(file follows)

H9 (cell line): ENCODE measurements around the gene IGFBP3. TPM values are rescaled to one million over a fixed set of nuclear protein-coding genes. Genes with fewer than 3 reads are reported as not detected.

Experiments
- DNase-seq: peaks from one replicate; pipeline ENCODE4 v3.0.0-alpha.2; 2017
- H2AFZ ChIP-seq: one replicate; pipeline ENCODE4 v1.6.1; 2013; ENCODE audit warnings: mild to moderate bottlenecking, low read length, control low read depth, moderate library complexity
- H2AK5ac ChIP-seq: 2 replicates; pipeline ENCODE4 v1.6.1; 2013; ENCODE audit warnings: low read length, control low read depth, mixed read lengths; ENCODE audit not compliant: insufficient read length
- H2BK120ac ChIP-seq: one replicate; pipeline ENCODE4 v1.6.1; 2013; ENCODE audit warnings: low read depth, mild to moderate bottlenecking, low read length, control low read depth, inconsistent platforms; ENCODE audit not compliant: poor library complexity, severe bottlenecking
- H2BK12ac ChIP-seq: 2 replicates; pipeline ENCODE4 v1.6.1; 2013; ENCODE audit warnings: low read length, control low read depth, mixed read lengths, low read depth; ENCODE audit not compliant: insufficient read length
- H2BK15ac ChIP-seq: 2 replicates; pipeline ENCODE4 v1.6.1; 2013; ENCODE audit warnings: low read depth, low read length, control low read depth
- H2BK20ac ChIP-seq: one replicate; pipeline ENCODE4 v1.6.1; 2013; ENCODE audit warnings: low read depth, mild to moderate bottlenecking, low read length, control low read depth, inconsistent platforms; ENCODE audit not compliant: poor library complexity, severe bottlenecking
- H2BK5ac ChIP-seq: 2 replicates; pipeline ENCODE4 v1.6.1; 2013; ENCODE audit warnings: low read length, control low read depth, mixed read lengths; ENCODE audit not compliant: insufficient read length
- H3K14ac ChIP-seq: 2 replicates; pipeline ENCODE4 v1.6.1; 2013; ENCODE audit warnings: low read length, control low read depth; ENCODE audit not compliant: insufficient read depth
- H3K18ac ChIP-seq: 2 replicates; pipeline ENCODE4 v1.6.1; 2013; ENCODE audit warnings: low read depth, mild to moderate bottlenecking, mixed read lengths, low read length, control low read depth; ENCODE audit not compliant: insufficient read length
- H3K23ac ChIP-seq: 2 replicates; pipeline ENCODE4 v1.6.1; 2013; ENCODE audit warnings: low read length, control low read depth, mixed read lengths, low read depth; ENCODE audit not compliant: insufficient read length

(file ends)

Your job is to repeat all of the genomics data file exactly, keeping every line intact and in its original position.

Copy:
H9 (cell line): ENCODE measurements around the gene IGFBP3. TPM values are rescaled to one million over a fixed set of nuclear protein-coding genes. Genes with fewer than 3 reads are reported as not detected.

Experiments
- DNase-seq: peaks from one replicate; pipeline ENCODE4 v3.0.0-alpha.2; 2017
- H2AFZ ChIP-seq: one replicate; pipeline ENCODE4 v1.6.1; 2013; ENCODE audit warnings: mild to moderate bottlenecking, low read length, control low read depth, moderate library complexity
- H2AK5ac ChIP-seq: 2 replicates; pipeline ENCODE4 v1.6.1; 2013; ENCODE audit warnings: low read length, control low read depth, mixed read lengths; ENCODE audit not compliant: insufficient read length
- H2BK120ac ChIP-seq: one replicate; pipeline ENCODE4 v1.6.1; 2013; ENCODE audit warnings: low read depth, mild to moderate bottlenecking, low read length, control low read depth, inconsistent platforms; ENCODE audit not compliant: poor library complexity, severe bottlenecking
- H2BK12ac ChIP-seq: 2 replicates; pipeline ENCODE4 v1.6.1; 2013; ENCODE audit warnings: low read length, control low read depth, mixed read lengths, low read depth; ENCODE audit not compliant: insufficient read length
- H2BK15ac ChIP-seq: 2 replicates; pipeline ENCODE4 v1.6.1; 2013; ENCODE audit warnings: low read depth, low read length, control low read depth
- H2BK20ac ChIP-seq: one replicate; pipeline ENCODE4 v1.6.1; 2013; ENCODE audit warnings: low read depth, mild to moderate bottlenecking, low read length, control low read depth, inconsistent platforms; ENCODE audit not compliant: poor library complexity, severe bottlenecking
- H2BK5ac ChIP-seq: 2 replicates; pipeline ENCODE4 v1.6.1; 2013; ENCODE audit warnings: low read length, control low read depth, mixed read lengths; ENCODE audit not compliant: insufficient read length
- H3K14ac ChIP-seq: 2 replicates; pipeline ENCODE4 v1.6.1; 2013; ENCODE audit warnings: low read length, control low read depth; ENCODE audit not compliant: insufficient read depth
- H3K18ac ChIP-seq: 2 replicates; pipeline ENCODE4 v1.6.1; 2013; ENCODE audit warnings: low read depth, mild to moderate bottlenecking, mixed read lengths, low read length, control low read depth; ENCODE audit not compliant: insufficient read length
- H3K23ac ChIP-seq: 2 replicates; pipeline ENCODE4 v1.6.1; 2013; ENCODE audit warnings: low read length, control low read depth, mixed read lengths, low read depth; ENCODE audit not compliant: insufficient read length